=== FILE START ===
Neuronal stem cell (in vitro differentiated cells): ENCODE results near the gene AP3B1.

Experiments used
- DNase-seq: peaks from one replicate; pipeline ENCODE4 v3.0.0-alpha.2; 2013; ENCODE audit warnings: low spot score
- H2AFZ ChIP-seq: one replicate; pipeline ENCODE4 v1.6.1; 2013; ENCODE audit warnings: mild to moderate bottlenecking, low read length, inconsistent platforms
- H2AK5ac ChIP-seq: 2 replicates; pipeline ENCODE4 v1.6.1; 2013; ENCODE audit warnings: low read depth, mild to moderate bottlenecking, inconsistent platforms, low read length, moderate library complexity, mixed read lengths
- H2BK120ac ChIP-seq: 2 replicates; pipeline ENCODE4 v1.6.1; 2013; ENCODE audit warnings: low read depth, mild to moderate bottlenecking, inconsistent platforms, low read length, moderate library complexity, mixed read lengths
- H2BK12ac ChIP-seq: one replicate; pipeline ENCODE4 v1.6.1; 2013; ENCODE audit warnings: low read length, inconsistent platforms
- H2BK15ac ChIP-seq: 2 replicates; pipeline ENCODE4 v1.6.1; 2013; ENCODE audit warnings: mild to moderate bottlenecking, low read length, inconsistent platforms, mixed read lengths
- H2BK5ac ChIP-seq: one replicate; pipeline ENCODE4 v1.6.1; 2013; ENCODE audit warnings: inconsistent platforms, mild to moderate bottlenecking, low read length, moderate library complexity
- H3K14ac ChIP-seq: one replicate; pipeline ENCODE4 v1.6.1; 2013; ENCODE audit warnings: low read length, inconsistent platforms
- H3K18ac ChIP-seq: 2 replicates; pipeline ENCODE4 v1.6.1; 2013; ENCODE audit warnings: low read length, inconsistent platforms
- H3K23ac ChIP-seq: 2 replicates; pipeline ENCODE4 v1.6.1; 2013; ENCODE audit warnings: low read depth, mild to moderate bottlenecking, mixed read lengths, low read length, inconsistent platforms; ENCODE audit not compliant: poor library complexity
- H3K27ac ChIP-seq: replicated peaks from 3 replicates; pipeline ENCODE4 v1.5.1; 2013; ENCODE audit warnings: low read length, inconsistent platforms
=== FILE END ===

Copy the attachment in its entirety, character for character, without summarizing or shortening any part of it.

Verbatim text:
Neuronal stem cell (in vitro differentiated cells): ENCODE results near the gene AP3B1.

Experiments used
- DNase-seq: peaks from one replicate; pipeline ENCODE4 v3.0.0-alpha.2; 2013; ENCODE audit warnings: low spot score
- H2AFZ ChIP-seq: one replicate; pipeline ENCODE4 v1.6.1; 2013; ENCODE audit warnings: mild to moderate bottlenecking, low read length, inconsistent platforms
- H2AK5ac ChIP-seq: 2 replicates; pipeline ENCODE4 v1.6.1; 2013; ENCODE audit warnings: low read depth, mild to moderate bottlenecking, inconsistent platforms, low read length, moderate library complexity, mixed read lengths
- H2BK120ac ChIP-seq: 2 replicates; pipeline ENCODE4 v1.6.1; 2013; ENCODE audit warnings: low read depth, mild to moderate bottlenecking, inconsistent platforms, low read length, moderate library complexity, mixed read lengths
- H2BK12ac ChIP-seq: one replicate; pipeline ENCODE4 v1.6.1; 2013; ENCODE audit warnings: low read length, inconsistent platforms
- H2BK15ac ChIP-seq: 2 replicates; pipeline ENCODE4 v1.6.1; 2013; ENCODE audit warnings: mild to moderate bottlenecking, low read length, inconsistent platforms, mixed read lengths
- H2BK5ac ChIP-seq: one replicate; pipeline ENCODE4 v1.6.1; 2013; ENCODE audit warnings: inconsistent platforms, mild to moderate bottlenecking, low read length, moderate library complexity
- H3K14ac ChIP-seq: one replicate; pipeline ENCODE4 v1.6.1; 2013; ENCODE audit warnings: low read length, inconsistent platforms
- H3K18ac ChIP-seq: 2 replicates; pipeline ENCODE4 v1.6.1; 2013; ENCODE audit warnings: low read length, inconsistent platforms
- H3K23ac ChIP-seq: 2 replicates; pipeline ENCODE4 v1.6.1; 2013; ENCODE audit warnings: low read depth, mild to moderate bottlenecking, mixed read lengths, low read length, inconsistent platforms; ENCODE audit not compliant: poor library complexity
- H3K27ac ChIP-seq: replicated peaks from 3 replicates; pipeline ENCODE4 v1.5.1; 2013; ENCODE audit warnings: low read length, inconsistent platforms